G4 Doctoral dissertation (monograph)
Towards an Integrative Information Society. Studies on Individuality in Sign and Speech.




List of Authors: Ojala Stina
Publisher: Turku Centre for Computer Science
Publication year: 2011
ISBN: 978-952-12-2583-3

Abstract

The flow of information within modern information society has increased
rapidly over the last decade. The major part of this information flow
relies on the individual’s abilities to handle text or speech input. For
the majority of us it presents no problems, but there are some
individuals who would benefit from other means of conveying information,
e.g. signed information flow. During the last decades the new results
from various disciplines have all suggested towards the common
background and processing for sign and speech and this was one of the
key issues that I wanted to investigate further in this thesis. The
basis of this thesis is firmly within speech research and that is why I
wanted to design analogous test batteries for widely used speech
perception tests for signers – to find out whether the results for
signers would be the same as in speakers’ perception tests. One of the
key findings within biology – and more precisely its effects on speech
and communication research – is the mirror neuron system. That finding
has enabled us to form new theories about evolution of communication,
and it all seems to converge on the hypothesis that all communication
has a common core within humans.



In this thesis speech and sign are discussed as equal and analogical
counterparts of communication and all research methods used in speech
are modified for sign. Both speech and sign are thus investigated using
similar test batteries. Furthermore, both production and perception of
speech and sign are studied separately. An additional framework for
studying production is given by gesture research using cry sounds.
Results of cry sound research are then compared to results from children
acquiring sign language. These results show that individuality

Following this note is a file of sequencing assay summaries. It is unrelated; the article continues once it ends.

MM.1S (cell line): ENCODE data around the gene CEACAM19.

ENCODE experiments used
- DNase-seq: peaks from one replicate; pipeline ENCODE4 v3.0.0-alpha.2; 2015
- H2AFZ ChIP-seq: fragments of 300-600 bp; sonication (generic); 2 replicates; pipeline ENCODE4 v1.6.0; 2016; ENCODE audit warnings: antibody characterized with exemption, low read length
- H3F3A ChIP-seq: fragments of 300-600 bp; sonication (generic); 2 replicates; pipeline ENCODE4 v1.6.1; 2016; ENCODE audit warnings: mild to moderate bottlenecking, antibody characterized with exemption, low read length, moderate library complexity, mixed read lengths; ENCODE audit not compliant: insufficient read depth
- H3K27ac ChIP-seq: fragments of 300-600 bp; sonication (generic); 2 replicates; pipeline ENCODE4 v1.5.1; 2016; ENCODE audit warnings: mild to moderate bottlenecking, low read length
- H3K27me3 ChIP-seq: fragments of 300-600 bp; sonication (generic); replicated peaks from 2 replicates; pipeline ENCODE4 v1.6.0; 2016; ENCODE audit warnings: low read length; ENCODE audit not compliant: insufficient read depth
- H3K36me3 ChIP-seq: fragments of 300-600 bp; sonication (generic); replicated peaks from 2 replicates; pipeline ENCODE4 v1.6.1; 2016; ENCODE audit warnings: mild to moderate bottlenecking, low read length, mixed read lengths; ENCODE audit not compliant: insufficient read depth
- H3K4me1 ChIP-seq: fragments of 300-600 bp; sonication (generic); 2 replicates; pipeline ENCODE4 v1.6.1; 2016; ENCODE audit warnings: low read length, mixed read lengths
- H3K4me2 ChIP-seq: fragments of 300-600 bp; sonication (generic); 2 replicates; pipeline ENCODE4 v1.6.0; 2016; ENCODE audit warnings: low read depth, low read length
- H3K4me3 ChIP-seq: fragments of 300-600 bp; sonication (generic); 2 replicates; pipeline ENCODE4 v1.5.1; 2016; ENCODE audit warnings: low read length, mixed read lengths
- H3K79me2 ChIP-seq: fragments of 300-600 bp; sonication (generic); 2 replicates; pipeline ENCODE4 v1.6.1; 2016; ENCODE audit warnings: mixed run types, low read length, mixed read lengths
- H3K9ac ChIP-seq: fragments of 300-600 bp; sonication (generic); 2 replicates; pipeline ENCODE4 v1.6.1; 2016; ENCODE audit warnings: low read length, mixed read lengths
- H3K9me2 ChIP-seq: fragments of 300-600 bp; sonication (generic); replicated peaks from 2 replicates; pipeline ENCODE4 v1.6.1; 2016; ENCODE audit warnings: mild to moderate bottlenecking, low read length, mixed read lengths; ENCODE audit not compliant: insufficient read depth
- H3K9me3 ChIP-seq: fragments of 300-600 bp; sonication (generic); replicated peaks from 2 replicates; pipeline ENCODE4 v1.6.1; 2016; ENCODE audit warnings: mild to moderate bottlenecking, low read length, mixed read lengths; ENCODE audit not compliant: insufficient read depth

manifests itself from very early on in human development. Articulation
in adults, both in speech and sign, is studied from two perspectives:
normal production and re-learning production when the apparatus has been
changed. Normal production is studied both in speech and sign and the
effects of changed articulation are studied with regards to speech. Both
these studies are done by using carrier sentences. Furthermore, sign
production is studied giving the informants possibility for spontaneous
speech. The production data from the signing informants is also used as
the basis for input in the sign synthesis stimuli used in sign
perception test battery.



Speech and sign perception were studied using the informants’
answers to questions using forced choice in identification and
discrimination tasks. These answers were then compared across language
modalities. Three different informant groups participated in the sign
perception tests: native signers, sign language interpreters and Finnish
adults with no knowledge of any signed language. This gave a chance to
investigate which of the characteristics found in the results were due
to the language per se and which were due to the changes in modality
itself.



As the analogous test batteries yielded similar results over
different informant groups, some common threads of results could be
observed. Starting from very early on in acquiring speech and sign the
results were highly individual. However, the results were the same
within one individual when the same test was repeated. This
individuality of results represented along same patterns across
different language modalities and - in some occasions - across language
groups. As both modalities yield similar answers to analogous study
questions, this has lead us to providing methods for basic input for
sign language applications, i.e. signing avatars. This has also given us
answers to questions on precision of the animation and intelligibility
for the users – what are the parameters that govern intelligibility of
synthesised speech or sign and how precise must the animation or
synthetic speech be in order for it to be intelligible. The results also
give additional support to the well-known fact that intelligibility in
fact is not the same as naturalness. In some cases, as shown within the
sign perception test battery design, naturalness decreases
intelligibility. This also has to be taken into consideration when
designing applications.



All in all, results from each of the test batteries, be they for
signers or speakers, yield strikingly similar patterns, which would
indicate yet further support for the common core for all human
communication. Thus, we can modify and deepen the phonetic framework
models for human communication based on the knowledge obtained from the
results of the test batteries within this thesis.


Last updated on 2019-19-07 at 22:49